After working through a record number of submissions, we can now reveal the successful applicants for our Matariki (internal support worker) and Hiwa-i-te-rangi (public) Māori health leadership scholarships.
An aspiring doctor, community health worker and social worker are amongst the recipients of this years’ Hiwa-i-te-rangi scholarship, while our Matariki scholarship targeted to New Zealand Health Group support workers has gone to applicants studying in such diverse fields as Midwifery, Bicultural Social Work, and Psychology.
Hamilton-based Saya Karuna, Peter Parker from Otago, Jakara Moon who is studying in Hawkes Bay and Leonardo Semau from Auckland were selected for the Hiwa-i-te-rangi scholarship, and our Matariki scholarship will be shared between Izabella Presling-Cook, Vanessa Bennie, Ngaio Peters, Amelia Kolio, and Kylie King. Each of these individuals will receive financial contributions towards study-related costs such as tuition fees, living costs, or other study-related expenses.
Both these scholarships are designed to support more Māori to thrive in the health sector, ultimately increasing the amount of Māori voices in decision-making leadership roles. Each one of our successful applicants have shown that they’re on a pathway to making a significant difference to equity in the healthcare sector.
Regarding the Hiwa-i-te-rangi scholarship, Ranei Wineera-Parai, New Zealand Health Group Executive Cultural Advisor said: “We were delighted with the quantity and quality of applications for the scholarship. Now in its third year, we received 419 applications, a 240% increase on the prior year, which is a true testament to the strong desire to improve outcomes and greater equity in healthcare.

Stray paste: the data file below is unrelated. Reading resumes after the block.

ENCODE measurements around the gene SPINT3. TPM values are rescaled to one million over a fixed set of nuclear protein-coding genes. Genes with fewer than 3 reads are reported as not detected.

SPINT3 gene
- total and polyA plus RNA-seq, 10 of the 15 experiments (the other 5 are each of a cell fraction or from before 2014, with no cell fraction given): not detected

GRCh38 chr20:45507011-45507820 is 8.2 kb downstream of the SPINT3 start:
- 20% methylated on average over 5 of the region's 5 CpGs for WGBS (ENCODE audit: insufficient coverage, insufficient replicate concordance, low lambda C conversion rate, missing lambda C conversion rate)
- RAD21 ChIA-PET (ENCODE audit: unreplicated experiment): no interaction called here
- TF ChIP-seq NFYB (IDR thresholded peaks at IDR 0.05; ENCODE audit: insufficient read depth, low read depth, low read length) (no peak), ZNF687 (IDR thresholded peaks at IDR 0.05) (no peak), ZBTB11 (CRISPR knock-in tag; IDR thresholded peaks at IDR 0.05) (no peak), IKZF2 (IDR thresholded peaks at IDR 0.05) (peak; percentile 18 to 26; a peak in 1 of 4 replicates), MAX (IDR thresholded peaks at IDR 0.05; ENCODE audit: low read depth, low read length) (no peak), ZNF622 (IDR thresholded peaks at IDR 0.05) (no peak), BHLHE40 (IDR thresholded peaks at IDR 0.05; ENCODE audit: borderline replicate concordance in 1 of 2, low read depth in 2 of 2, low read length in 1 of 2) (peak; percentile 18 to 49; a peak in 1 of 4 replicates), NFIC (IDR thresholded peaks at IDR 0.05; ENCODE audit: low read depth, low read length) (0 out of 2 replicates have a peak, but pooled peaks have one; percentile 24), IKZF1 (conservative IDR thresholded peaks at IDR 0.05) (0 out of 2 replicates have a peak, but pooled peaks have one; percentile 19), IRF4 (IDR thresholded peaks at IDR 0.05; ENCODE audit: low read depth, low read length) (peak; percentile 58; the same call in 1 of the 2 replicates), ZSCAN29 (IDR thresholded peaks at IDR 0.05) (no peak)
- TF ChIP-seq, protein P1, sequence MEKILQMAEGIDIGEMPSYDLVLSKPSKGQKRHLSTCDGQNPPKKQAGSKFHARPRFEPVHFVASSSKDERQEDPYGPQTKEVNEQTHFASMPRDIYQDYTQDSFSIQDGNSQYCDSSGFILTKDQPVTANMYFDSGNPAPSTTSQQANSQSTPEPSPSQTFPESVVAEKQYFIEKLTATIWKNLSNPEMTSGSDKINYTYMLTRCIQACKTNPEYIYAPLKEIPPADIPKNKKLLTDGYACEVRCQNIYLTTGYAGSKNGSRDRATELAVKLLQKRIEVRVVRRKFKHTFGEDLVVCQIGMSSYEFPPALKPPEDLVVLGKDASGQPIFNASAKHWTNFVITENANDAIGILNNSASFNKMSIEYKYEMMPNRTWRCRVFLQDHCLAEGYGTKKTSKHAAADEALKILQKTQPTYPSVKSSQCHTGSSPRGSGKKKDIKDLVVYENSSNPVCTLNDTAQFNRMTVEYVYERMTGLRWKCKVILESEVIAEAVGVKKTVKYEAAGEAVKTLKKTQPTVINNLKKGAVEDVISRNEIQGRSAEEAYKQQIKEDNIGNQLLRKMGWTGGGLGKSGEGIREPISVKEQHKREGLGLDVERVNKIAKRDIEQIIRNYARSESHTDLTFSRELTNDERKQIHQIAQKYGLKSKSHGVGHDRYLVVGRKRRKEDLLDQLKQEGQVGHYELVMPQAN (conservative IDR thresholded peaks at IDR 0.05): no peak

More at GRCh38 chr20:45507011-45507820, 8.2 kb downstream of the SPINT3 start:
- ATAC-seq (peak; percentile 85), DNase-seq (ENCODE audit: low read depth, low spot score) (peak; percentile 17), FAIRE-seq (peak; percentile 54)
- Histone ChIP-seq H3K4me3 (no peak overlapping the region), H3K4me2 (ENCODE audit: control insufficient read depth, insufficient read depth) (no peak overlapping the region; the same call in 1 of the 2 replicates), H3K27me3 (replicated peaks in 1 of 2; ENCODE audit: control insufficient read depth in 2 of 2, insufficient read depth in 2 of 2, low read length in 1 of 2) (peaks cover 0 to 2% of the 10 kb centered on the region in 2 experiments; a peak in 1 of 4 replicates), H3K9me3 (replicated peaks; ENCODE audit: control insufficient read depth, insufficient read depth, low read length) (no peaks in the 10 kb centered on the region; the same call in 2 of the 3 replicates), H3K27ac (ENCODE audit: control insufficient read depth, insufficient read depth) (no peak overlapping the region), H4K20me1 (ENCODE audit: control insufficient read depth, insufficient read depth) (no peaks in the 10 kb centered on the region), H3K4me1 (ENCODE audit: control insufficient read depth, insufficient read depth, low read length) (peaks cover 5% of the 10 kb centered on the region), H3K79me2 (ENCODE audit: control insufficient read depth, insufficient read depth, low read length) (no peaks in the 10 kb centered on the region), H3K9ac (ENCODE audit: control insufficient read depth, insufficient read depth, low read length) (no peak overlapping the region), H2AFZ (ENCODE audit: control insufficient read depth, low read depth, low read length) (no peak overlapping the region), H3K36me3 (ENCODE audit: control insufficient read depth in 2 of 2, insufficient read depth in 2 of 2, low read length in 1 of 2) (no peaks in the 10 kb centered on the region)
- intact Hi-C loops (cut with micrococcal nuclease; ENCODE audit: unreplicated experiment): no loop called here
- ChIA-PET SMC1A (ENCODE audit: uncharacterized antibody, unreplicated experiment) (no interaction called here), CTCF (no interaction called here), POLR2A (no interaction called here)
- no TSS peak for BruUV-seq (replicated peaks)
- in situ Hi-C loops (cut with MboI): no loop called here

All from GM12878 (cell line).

“If we want a meaningful, patient-centric health system, it is critical to have health care providers who not only represent their communities and understand the unique challenges and opportunities they face, but who also want to use their voices and perspectives at every level within the health sector to drive positive change for whānau.”
Jakara Moon is studying a Bachelor of Social Work at Eastern Institute of Technology. “The Hiwa-i-te-Rangi Scholarship holds great significance for me,” said Jakara. “It represents a profound commitment to the betterment of Māori communities and aligns perfectly with my aspirations as I pursue a degree in social work. With this scholarship, I am not only receiving financial support but also a symbol of trust and encouragement from the community to contribute to the wellbeing of our people.
After completing my social work degree, I am dedicated to using my knowledge and skills to make a meaningful impact on Māori communities. My plan is to work closely with local Māori organizations and agencies, addressing the unique challenges and opportunities that our communities face. I aim to empower individuals and families by providing culturally sensitive and holistic support, advocating for their rights, and facilitating access to essential resources and services,” she continued.
Studying a Bachelor of Medicine and Bachelor of Surgery (MBChB) at Otago University, Peter Parker explains what the scholarship means: “The support of Hiwa-i-te-rangi is truly invaluable as it will significantly alleviate some of the burden of my course costs, making a significant impact on my career pursuit.
“I returned to study this year to pursue my dream of being a takūta (doctor). It came from a desire to seek more opportunities to grow my mātauranga hauora (health knowledge), mana tangata (leadership skills) and takohanga (responsibility) in the community.
“Being a mature tauira, my work and life experiences have provided the foundations for my training. I continue to strive to contribute to the improvement of the healthcare quality, equity and outcomes, particularly for Māori. When I have completed my MBChB degree, I will commit myself to kaupapa (training) that I believe will aid me in making the biggest impact for my whānau, marae, hapu and iwi,” said Peter Parker.